French President Nicolas Sarkozy has joined world leaders in condemning the killing on Tuesday of top Afghan peacebroker and former president Burhanuddin Rabbani. Afghan President Hamid Karzai said the death would not derail the peace process.
AFP - World leaders condemned the assassination Tuesday of Afghan peacebroker and ex-president Burhanuddin Rabbani, saying the Taliban would not prevail despite a series of devastating high-profile attacks.
A suicide bomber posing as an emissary for the insurgents used explosives concealed in a turban to kill Rabbani, head of Afghanistan's High Peace Council that was leading peace efforts with the Taliban, at his home in Kabul.
US President Barack Obama offered condolences for Rabbani's "tragic loss" as he met Afghan President Hamid Karzai in New York, hours after the killing that the American leader described as "a senseless act of violence."
Karzai insisted the peace process would not be derailed by the death, the highest-profile political assassination in Afghanistan since a US-led invasion in 2001 ousted the Taliban from power.
US Secretary of State Hillary Clinton, who like Obama was in New York for meetings in the build up to the United Nations General Assembly, condemned Rabbani's killing "in the strongest terms."
"We will support the Afghan government as they pursue the ones responsible for this cowardly attack and bring them to justice. And we will continue to increase pressure on Al-Qaeda and the Taliban," the top US diplomat said.
"We have always known that there are those who will do all they can to undermine the cause of peace and reconciliation," warning, "We will see more violence before this is over," but pledging to stay the course in Afghanistan.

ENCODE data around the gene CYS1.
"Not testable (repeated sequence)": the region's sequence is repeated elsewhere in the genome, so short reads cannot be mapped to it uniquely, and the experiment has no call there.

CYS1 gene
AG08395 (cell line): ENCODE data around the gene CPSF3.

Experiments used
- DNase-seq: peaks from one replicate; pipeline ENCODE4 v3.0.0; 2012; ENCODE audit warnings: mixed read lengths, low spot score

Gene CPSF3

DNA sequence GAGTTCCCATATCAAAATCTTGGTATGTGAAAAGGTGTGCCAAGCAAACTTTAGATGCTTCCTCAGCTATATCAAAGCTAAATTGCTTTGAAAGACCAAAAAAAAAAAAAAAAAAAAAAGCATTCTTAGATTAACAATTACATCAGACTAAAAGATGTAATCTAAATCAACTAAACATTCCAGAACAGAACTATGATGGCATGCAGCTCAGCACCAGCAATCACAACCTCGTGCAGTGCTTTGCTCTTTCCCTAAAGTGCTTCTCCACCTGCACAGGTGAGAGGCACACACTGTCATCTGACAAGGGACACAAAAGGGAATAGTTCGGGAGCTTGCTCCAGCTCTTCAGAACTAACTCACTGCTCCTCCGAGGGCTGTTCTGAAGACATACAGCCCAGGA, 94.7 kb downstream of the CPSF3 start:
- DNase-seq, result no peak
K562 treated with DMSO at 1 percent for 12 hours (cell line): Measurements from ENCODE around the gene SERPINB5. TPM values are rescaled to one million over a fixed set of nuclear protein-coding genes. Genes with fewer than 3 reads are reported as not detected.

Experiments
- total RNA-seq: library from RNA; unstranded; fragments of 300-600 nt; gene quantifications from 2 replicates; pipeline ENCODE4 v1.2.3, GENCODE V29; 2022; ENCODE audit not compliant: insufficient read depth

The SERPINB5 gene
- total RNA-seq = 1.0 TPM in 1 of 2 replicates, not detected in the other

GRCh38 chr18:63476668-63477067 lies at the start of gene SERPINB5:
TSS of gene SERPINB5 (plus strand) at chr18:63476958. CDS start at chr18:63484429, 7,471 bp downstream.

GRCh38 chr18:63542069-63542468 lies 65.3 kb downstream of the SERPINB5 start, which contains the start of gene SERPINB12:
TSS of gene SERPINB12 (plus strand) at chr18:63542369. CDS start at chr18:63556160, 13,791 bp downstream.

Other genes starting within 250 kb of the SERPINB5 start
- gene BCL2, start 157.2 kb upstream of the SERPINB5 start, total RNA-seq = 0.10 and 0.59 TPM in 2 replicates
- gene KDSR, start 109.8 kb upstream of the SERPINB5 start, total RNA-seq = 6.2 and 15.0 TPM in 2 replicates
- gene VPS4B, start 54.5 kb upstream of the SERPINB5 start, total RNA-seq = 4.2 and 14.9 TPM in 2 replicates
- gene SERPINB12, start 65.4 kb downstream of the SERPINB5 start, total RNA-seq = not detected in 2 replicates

"The Afghan people will not be deterred from pursuing a more peaceful, democratic future for their country and we will continue to stand with them and support their efforts," Clinton added.
A statement from French President Nicolas Sarkozy's office said Rabbani's killing, one week after the Taliban brazenly targeted the US embassy in Kabul and the headquarters of foreign troops, killing at least 14 people during a 19-hour siege, was a "terrorist act of unbearable cowardice."
"The terrorists killed a man of peace, who worked with determination for the reconciliation of Afghans," Sarkozy said, adding that France would "fight the scourge of terrorism relentlessly" in Afghanistan.
British Foreign Minister William Hague said Rabbani, who served as president of Afghanistan from 1992 to 1996, had worked tirelessly for peace and a secure future for the war-wracked country.
"This is an attack by people who only want to spread violence and bloodshed," Hague said on the sidelines of the UN General Assembly.
"We are confident that this will in no way reduce the determination of the government of Afghanistan to continue to work for peace and reconciliation."
British Prime Minister David Cameron, who was due in New York, said in a statement he was "absolutely appalled" by the assassination of Rabbani.
"We met on my last trip to Afghanistan where I was able to hear and see for myself his determination to work for a better Afghanistan. He will be sorely missed but the work of the Peace Council will go on," the British leader added.
While world leaders said Rabbani's death would not derail peace efforts, the US military said the attack signaled that the Taliban was changing tactics by moving off the battlefield to go after high-profile targets elsewhere.
"Strategically, they're significant," said Admiral Mike Mullen, chairman of the US Joint Chiefs of Staff, referring to a series of Taliban suicide bombings over the summer that killed, among others, President Karzai's half brother.
Defense Secretary Leon Panetta, speaking at the same press briefing in Washington, said the assassination tactic was a "concern" and US commanders were working with Afghan forces to try to thwart the Taliban.
"The bottom line still remains that we are moving in the right direction," Panetta added.
Date created : 2011-09-21